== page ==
My little quest led me to another little quest. The Unlikely Pilgrimage of Harold Fry is just too delicious a title to resist – hinting, as it does, at the decidedly humble character caught off-guard by the tantalisingly unexpected. And, with poor Harold Fry, that’s exactly what we get.

Harold has recently retired from his lifelong job at a brewery. So now he is facing the daily torture of life with Maureen, the wife attempting to rid decades of misery from their marriage with only the aid of a scouring pad and a very clean pair of net curtains. Little of significance has passed between Mr and Mrs Fry for a very long time. Their conversations are deafeningly silent: a few shorthand words standing in for an awful lot of unsaid feelings.

When Harold receives a letter from Queenie, an old colleague who is dying, he sets out to post a reply and is struck with an extraordinary impulse to walk. It’s an impulse that takes him away from himself and his little life and yet, somehow, it also takes him inexorably back. Perhaps the book should be called: The Excavation of Harold Fry’s Flesh and Blood. For that’s what his journey is: the moulding of his limbs back together Humpty Dumpty style. And through every step he takes, we follow him, cheering all the way.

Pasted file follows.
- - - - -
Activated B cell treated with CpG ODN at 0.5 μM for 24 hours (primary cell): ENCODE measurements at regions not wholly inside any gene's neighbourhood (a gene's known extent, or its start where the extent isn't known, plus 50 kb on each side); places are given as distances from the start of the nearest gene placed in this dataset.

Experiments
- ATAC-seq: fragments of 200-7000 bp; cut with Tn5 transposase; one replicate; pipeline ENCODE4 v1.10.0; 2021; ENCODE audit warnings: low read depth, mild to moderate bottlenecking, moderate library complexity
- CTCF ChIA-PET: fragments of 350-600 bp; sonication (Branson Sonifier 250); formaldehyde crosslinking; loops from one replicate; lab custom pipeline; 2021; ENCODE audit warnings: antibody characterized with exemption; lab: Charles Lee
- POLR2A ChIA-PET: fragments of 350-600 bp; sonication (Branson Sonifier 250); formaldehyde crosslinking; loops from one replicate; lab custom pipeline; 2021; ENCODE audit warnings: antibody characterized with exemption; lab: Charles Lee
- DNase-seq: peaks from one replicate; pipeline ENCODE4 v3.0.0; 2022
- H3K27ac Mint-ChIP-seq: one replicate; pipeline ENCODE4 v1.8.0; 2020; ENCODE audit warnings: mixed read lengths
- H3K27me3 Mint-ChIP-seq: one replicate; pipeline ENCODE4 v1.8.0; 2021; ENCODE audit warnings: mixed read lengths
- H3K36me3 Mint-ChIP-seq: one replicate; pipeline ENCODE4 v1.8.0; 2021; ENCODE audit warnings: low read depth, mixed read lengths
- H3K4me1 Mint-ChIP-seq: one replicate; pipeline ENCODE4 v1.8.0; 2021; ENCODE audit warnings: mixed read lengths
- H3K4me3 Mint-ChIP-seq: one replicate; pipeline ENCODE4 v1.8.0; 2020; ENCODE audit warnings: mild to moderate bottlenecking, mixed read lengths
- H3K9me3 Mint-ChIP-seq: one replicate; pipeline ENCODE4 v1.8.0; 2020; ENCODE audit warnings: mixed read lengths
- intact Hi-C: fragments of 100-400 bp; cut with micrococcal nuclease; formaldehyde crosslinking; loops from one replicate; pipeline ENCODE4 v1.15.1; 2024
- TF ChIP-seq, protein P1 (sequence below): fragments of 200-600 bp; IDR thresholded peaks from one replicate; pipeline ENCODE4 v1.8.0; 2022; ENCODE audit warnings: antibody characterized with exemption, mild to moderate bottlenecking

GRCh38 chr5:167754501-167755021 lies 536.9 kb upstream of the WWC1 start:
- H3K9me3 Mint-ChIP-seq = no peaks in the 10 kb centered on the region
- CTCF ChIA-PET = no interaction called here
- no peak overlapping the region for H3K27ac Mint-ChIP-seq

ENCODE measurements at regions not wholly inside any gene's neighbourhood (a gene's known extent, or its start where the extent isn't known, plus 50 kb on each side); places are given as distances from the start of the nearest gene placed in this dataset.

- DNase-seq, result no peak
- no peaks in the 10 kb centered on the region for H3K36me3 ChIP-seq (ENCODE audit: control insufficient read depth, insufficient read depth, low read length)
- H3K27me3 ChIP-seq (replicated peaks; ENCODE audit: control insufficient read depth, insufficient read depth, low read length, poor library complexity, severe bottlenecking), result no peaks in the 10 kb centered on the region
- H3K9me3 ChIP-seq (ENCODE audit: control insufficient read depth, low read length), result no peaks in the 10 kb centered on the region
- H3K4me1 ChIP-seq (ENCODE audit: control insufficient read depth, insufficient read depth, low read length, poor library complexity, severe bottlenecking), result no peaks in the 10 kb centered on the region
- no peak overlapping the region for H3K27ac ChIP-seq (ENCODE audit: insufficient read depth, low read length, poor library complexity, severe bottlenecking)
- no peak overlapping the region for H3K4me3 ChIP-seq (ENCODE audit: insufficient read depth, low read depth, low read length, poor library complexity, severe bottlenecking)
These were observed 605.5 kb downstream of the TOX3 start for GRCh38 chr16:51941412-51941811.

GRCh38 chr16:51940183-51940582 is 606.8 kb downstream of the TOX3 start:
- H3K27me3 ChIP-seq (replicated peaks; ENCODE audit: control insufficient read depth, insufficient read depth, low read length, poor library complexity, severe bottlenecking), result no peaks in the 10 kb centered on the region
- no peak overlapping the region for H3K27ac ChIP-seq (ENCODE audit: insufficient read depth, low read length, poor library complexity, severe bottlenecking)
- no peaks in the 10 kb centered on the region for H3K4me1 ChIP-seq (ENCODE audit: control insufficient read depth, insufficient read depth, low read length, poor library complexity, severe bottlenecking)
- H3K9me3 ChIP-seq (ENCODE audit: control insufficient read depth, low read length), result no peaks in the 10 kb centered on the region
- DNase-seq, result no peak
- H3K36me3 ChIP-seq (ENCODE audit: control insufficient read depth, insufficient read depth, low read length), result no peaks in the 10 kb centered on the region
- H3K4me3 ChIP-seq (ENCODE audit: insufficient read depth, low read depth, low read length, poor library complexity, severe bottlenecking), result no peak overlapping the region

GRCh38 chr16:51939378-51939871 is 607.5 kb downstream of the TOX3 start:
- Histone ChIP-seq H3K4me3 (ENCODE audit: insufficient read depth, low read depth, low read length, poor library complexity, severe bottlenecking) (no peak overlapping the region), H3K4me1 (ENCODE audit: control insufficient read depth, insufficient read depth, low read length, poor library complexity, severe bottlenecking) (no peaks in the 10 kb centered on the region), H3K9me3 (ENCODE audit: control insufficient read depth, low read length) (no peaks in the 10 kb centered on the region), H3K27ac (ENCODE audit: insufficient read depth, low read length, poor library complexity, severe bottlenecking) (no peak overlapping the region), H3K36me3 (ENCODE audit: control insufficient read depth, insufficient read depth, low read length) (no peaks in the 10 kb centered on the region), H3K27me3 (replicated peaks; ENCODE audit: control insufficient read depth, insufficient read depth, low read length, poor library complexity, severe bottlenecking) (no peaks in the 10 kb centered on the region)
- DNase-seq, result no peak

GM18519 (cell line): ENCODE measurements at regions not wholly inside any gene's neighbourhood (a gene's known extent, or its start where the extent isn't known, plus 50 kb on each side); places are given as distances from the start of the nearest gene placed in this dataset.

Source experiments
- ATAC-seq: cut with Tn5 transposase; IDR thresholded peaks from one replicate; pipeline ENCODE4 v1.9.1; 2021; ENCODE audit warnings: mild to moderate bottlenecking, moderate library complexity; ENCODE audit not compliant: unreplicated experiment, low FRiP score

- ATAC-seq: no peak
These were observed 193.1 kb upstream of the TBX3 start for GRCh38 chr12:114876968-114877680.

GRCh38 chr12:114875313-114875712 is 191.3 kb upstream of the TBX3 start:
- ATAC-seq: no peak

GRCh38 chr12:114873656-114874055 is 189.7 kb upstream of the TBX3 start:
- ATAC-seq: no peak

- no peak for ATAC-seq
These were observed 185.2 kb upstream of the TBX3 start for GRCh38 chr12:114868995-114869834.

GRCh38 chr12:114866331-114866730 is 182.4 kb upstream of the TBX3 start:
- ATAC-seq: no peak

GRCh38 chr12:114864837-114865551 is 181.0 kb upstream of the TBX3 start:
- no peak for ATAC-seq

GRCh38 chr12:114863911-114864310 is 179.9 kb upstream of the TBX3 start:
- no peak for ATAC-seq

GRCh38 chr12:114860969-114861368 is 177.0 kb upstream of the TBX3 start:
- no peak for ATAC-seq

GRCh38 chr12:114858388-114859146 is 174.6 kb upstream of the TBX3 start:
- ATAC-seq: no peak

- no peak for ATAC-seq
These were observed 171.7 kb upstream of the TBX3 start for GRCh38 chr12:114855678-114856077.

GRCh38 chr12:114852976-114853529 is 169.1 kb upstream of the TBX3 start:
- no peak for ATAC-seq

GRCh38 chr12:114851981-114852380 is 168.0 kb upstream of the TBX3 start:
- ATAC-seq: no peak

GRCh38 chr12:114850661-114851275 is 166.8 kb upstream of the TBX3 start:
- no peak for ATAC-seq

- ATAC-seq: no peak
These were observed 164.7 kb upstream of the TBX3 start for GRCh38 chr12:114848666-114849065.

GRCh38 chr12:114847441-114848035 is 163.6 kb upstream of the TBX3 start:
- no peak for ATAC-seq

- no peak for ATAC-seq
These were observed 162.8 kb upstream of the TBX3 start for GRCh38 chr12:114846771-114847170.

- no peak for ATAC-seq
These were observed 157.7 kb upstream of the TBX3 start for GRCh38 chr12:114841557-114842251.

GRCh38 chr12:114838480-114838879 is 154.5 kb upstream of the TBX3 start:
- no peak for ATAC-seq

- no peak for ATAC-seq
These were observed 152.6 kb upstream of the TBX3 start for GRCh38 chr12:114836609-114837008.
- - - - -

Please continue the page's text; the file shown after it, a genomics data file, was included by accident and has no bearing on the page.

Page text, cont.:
This is the tale of simple people with simple problems – tragic and ordinary at the same time. It is a celebration of the average man’s feats of brilliance; just as the prose celebrates the beautifully succinct. There is no sentence overloaded with literary grandness or full of its own self-importance. Joyce manages to be both artful and economical with description and what a joy it is. If you don’t want to climb from your sofa and head off out on a journey of your own, you have no soul!